From the sidelines

Violence in Israeli sports has reached a new level and we must do something before someone is killed.

Hapoel firecracker 224.8 (photo credit: Asaf Kliger)
Hapoel firecracker 224.8
(photo credit: Asaf Kliger)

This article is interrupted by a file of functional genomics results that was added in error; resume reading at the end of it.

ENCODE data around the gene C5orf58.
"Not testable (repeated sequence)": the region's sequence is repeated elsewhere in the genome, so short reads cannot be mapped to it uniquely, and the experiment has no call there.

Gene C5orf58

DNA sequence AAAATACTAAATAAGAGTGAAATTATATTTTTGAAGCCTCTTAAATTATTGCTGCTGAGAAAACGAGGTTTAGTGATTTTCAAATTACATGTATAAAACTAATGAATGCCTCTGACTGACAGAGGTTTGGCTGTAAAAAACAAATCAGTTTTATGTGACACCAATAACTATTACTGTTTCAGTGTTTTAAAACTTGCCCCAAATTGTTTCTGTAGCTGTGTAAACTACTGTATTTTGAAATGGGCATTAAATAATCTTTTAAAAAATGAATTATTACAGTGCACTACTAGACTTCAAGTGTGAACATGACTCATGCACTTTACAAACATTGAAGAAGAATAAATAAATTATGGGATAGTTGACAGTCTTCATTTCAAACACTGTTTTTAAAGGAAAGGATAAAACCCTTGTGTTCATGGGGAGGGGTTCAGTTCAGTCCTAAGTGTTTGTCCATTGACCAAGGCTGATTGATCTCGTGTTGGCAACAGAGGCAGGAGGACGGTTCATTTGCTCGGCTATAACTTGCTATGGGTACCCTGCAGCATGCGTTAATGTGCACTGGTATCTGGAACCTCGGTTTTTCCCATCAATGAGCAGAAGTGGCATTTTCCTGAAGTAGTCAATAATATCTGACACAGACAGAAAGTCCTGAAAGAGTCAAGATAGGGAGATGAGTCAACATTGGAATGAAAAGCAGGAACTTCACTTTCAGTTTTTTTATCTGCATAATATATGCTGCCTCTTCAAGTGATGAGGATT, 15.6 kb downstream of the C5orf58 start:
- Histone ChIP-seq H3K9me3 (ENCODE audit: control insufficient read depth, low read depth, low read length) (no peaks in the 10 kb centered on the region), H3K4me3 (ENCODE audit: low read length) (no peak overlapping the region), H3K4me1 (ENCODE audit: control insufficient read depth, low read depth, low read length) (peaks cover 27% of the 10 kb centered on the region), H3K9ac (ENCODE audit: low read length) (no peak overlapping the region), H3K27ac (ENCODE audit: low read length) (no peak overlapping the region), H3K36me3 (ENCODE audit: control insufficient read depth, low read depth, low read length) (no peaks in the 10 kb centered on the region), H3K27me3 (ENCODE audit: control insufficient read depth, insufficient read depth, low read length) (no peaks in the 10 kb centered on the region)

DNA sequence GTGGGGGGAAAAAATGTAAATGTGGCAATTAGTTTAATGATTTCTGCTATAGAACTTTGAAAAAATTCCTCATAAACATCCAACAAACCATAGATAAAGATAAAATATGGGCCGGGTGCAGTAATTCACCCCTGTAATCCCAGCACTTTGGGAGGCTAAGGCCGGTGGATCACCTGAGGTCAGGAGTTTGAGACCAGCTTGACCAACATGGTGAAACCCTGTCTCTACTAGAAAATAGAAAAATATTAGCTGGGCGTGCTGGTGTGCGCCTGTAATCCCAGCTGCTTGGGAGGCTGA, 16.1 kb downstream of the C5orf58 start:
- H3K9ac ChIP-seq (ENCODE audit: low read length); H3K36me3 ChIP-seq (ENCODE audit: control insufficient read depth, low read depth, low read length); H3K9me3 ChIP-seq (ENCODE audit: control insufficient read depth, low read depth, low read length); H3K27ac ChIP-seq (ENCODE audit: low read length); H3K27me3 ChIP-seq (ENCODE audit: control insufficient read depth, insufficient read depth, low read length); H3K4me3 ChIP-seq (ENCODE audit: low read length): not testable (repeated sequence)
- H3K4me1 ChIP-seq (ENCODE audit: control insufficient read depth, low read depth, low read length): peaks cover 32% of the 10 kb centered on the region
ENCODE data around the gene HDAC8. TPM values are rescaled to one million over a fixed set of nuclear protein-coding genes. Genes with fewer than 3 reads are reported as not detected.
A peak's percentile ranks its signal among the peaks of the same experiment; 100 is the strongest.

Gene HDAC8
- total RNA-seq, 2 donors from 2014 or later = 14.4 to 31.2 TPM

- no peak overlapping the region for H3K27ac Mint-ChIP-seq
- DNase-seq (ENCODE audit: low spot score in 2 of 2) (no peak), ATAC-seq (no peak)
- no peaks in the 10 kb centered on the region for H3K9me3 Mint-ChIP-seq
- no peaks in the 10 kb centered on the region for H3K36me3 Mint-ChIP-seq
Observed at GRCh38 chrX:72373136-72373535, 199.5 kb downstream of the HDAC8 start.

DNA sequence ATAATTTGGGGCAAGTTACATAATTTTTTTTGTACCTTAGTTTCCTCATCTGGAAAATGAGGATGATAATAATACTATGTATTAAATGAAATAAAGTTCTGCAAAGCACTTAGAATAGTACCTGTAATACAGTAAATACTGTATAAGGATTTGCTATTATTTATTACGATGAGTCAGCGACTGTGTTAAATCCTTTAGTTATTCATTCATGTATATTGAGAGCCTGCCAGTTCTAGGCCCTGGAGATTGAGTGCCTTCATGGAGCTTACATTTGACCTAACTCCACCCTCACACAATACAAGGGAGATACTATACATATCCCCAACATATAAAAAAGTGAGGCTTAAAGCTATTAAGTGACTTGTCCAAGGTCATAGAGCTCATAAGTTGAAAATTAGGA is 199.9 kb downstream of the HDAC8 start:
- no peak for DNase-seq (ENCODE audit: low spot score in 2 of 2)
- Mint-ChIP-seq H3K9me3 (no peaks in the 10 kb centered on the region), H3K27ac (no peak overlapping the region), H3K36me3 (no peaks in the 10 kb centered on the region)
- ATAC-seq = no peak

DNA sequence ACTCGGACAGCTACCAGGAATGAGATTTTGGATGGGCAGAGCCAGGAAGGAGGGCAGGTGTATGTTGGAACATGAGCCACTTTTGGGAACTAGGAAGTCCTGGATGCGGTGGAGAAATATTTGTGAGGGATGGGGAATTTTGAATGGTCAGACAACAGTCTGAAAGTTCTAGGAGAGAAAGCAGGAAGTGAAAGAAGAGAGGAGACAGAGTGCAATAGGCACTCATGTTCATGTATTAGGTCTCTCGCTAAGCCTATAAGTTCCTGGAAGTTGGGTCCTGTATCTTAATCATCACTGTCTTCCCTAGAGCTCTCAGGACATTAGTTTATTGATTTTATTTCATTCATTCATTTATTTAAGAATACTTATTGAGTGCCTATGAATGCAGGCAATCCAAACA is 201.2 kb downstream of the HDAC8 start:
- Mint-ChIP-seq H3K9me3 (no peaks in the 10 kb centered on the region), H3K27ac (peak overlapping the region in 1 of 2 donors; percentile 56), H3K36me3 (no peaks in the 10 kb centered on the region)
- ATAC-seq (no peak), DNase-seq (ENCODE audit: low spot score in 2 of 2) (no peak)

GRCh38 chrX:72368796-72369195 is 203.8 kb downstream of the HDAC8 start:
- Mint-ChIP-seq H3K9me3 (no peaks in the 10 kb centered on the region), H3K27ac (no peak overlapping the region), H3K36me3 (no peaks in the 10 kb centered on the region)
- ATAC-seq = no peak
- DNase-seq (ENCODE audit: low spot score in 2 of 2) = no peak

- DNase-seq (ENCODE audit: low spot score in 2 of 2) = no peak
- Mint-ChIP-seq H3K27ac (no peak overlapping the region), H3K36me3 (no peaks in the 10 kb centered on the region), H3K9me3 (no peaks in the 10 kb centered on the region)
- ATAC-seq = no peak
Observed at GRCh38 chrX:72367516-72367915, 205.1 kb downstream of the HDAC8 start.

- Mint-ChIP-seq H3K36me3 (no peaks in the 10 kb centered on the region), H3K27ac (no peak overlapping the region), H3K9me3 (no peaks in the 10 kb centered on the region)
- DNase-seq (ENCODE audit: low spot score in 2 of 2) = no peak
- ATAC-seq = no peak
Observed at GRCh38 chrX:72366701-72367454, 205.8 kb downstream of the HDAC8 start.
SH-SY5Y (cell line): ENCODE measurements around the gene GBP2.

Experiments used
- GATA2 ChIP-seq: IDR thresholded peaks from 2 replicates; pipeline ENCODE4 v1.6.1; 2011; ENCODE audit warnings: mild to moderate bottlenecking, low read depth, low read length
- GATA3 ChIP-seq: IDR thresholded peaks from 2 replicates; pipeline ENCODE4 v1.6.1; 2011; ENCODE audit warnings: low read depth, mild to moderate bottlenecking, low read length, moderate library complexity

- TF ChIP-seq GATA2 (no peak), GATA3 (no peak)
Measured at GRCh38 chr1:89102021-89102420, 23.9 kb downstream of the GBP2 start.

I was just 20 meters away from the Betar stands last week when fans booed and jeered as the announcer mentioned Yitzhak Rabin's memorial day. I was just as close when Hapoel Tel Aviv fans threw a firecracker onto the field last year, almost hitting team captain Yossi Abuksis. And earlier this week I was at the game between Hapoel Jerusalem and Hapoel Holon when in the final two minutes, a crazy fan threw a firecracker onto the court. A security guard quickly picked it up and it exploded in his hand three seconds later. Consequently, the game was canceled. The violence in Israeli sports has reached a new level and we must do something before someone is killed. To explore this important issue I talked with two fans who shared their feelings. Daniel, 24, is a Hapoel Jerusalem basketball fan. "There is quite a big difference between a flare [which are regularly waved during games] and a firecracker," he says. "As far as I know, no one has ever been injured by a flare, but as you know this week, a security guard was hurt [by a firecracker]. "A flare is routine," he explains. "It's a kind of war among the fans and it gives an impact to the game in the right spirit. A firecracker crosses the line. "Hapoel Holon's fans are legendary in Israeli basketball, comparable to the fans of Betar and Hapoel Tel Aviv," he continues. "All over the world, basketball attracts 'good guys,' fans who are typically more intelligent than those who follow soccer," says Daniel. "At basketball games [as opposed to soccer games], you tend to see more families, children and women." Even so, "I know as a fan that we use verbal violence, I can't deny it," he says. "I also know all the crazy Hapoel Jerusalem fans and I can promise you that all of us know the limit between verbal and physical violence." But "soccer is a different story," he explains. "In soccer the situation is disgraceful. Every year there are many who are injured [at games], and fans who boo Rabin and call for 'death to the Arabs.' "Israeli society is causing this deterioration," says Daniel. "The education system is collapsing and we are losing our values. "It [violent behavior] comes from school, it comes from home and it comes from the streets," he explains. "The soccer field is a mirror of society. "Soccer is a game of the working class," he continues, "so if the working class is healthy and they have a basic level of moral education and respect, violence will be absent. But if the state neglects these issues, they will come back as a boomerang. In addition, "If a fan injures someone at a game, that fan and his team should be punished," says Daniel. "But it's only a band-aid solution to a greater problem. The real solution has to get at the root of the problem." I also spoke with a Hapoel Holon fan who was at the Hapoel Holon-Hapoel Jerusalem game this week. The 23-year-old fan, who preferred to remain anonymous, has followed Hapoel Holon since he was a child. "This incident [with the firecracker] happened because there are stupid and fanatical people who don't care about basketball and don't take into account the consequences [of such actions]," he says. "Pyrotechnics at the games, like flares, heighten the exciting atmosphere and get fans' adrenalin flowing," he says. That said, "I think the day a fan is sentenced to three years in jail for throwing a firecracker onto the court, is the day people will think twice before they do such a thing. "The guy who threw the firecracker [during this week's game] should sit in jail for a long time," he adds. "Because of him, that security guard was hurt. "The problem is that Hapoel Holon has become like soccer's Betar Jerusalem: The media and the basketball union is against us - but this time justifiably so. He adds: "Hapoel Holon is a great club, but now it has been stained by this one stupid fan." As a sports fan since a young age and a sports photographer over the last few years, I've heard many instances of verbal violence and on more than one occasion have witnessed physical violence both in the stands and outside. Emotions and adrenalin are part of the game and people come to games for release, but when someone gets hurt, it makes me question why I attend matches and what's the fun in this hobby. I don't think that there are just a few fans, like from soccer's Betar Jerusalem or basketball's Hapoel Holon, who are violent. I know of and have witnessed many other violent displays with other teams like Hapoel Tel Aviv and Maccabi Tel Aviv, which haven't been covered by the media. In most cases, we sweep the problem under the carpet. Everybody talks about curbing violence, but little is actually done. So while we may be awarded an A for our rhetoric, in practice we only deserve an F.